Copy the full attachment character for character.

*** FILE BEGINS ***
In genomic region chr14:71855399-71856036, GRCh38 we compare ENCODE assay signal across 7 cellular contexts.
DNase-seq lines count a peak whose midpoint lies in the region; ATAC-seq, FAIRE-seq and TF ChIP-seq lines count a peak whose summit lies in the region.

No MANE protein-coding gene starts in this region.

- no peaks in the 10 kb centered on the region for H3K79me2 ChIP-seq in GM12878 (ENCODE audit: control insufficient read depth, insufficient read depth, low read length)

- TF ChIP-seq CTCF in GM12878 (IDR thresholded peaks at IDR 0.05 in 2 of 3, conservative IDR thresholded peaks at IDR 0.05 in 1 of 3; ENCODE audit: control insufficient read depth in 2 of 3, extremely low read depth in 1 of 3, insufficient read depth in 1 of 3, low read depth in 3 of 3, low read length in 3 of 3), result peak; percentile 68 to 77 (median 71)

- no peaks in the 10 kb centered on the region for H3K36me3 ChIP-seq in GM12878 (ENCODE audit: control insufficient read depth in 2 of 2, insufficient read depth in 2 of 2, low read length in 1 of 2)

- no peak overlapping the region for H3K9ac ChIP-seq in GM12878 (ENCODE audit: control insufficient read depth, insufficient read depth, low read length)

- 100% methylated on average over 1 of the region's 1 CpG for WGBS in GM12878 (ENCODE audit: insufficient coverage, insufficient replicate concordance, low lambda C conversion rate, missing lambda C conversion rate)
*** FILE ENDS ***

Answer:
In genomic region chr14:71855399-71856036, GRCh38 we compare ENCODE assay signal across 7 cellular contexts.
DNase-seq lines count a peak whose midpoint lies in the region; ATAC-seq, FAIRE-seq and TF ChIP-seq lines count a peak whose summit lies in the region.

No MANE protein-coding gene starts in this region.

- no peaks in the 10 kb centered on the region for H3K79me2 ChIP-seq in GM12878 (ENCODE audit: control insufficient read depth, insufficient read depth, low read length)

- TF ChIP-seq CTCF in GM12878 (IDR thresholded peaks at IDR 0.05 in 2 of 3, conservative IDR thresholded peaks at IDR 0.05 in 1 of 3; ENCODE audit: control insufficient read depth in 2 of 3, extremely low read depth in 1 of 3, insufficient read depth in 1 of 3, low read depth in 3 of 3, low read length in 3 of 3), result peak; percentile 68 to 77 (median 71)

- no peaks in the 10 kb centered on the region for H3K36me3 ChIP-seq in GM12878 (ENCODE audit: control insufficient read depth in 2 of 2, insufficient read depth in 2 of 2, low read length in 1 of 2)

- no peak overlapping the region for H3K9ac ChIP-seq in GM12878 (ENCODE audit: control insufficient read depth, insufficient read depth, low read length)

- 100% methylated on average over 1 of the region's 1 CpG for WGBS in GM12878 (ENCODE audit: insufficient coverage, insufficient replicate concordance, low lambda C conversion rate, missing lambda C conversion rate)